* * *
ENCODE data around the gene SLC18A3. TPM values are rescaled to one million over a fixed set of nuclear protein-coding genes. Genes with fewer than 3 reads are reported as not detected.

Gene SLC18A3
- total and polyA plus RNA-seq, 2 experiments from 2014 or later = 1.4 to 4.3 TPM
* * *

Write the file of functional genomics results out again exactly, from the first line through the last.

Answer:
ENCODE data around the gene SLC18A3. TPM values are rescaled to one million over a fixed set of nuclear protein-coding genes. Genes with fewer than 3 reads are reported as not detected.

Gene SLC18A3
- total and polyA plus RNA-seq, 2 experiments from 2014 or later = 1.4 to 4.3 TPM